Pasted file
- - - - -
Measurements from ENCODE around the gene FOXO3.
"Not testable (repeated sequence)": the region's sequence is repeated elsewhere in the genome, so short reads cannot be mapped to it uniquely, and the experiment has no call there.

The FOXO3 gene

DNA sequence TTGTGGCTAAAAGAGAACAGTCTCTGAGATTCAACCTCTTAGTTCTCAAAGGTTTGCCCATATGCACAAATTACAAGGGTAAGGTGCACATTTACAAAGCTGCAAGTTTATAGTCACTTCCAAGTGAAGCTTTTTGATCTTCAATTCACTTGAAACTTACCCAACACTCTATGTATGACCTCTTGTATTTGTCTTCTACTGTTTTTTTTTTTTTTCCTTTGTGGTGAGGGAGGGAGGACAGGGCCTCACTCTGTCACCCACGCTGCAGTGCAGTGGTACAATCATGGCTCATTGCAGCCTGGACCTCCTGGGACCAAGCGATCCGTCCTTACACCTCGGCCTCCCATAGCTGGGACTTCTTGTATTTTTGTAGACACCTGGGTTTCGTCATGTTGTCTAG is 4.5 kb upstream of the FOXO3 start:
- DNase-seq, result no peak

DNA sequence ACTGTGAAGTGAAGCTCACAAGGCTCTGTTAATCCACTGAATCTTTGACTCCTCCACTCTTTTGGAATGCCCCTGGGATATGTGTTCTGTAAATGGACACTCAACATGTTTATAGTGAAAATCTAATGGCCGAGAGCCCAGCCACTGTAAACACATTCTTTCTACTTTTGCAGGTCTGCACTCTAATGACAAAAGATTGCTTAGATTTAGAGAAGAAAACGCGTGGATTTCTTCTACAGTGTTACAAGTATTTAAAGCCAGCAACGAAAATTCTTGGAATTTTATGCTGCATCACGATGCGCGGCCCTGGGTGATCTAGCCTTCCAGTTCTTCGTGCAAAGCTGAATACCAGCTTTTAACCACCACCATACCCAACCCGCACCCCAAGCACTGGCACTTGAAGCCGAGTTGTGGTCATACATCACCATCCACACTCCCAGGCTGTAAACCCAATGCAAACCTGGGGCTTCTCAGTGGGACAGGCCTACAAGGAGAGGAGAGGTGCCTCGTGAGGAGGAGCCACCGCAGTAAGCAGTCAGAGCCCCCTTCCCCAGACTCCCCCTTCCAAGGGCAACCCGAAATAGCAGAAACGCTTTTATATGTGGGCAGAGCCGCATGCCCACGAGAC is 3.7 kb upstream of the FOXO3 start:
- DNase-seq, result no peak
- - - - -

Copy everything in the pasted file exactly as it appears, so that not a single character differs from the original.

Measurements from ENCODE around the gene FOXO3.
"Not testable (repeated sequence)": the region's sequence is repeated elsewhere in the genome, so short reads cannot be mapped to it uniquely, and the experiment has no call there.

The FOXO3 gene

DNA sequence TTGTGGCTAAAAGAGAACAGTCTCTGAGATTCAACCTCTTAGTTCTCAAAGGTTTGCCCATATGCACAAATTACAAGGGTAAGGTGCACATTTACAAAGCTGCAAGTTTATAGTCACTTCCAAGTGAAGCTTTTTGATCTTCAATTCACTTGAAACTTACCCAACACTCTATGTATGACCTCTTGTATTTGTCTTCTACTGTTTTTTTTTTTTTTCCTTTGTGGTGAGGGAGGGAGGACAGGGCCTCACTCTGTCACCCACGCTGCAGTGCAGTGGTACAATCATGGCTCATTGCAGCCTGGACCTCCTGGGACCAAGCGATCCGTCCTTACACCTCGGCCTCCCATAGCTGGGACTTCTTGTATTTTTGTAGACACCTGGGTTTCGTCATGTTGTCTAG is 4.5 kb upstream of the FOXO3 start:
- DNase-seq, result no peak

DNA sequence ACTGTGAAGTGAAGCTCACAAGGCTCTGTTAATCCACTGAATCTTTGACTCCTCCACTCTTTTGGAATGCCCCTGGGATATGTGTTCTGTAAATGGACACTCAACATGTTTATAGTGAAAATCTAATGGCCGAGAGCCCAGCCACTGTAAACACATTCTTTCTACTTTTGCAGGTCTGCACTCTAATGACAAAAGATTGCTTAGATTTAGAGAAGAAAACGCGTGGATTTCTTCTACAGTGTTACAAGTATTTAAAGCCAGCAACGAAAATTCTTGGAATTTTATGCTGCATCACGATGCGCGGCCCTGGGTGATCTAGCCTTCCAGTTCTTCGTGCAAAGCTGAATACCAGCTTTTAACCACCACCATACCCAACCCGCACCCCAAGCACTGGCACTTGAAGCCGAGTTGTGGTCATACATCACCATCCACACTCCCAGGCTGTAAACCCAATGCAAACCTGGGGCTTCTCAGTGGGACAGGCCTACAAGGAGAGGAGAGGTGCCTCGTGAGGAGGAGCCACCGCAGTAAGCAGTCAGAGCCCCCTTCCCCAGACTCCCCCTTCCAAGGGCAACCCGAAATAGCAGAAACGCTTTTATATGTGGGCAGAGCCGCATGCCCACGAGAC is 3.7 kb upstream of the FOXO3 start:
- DNase-seq, result no peak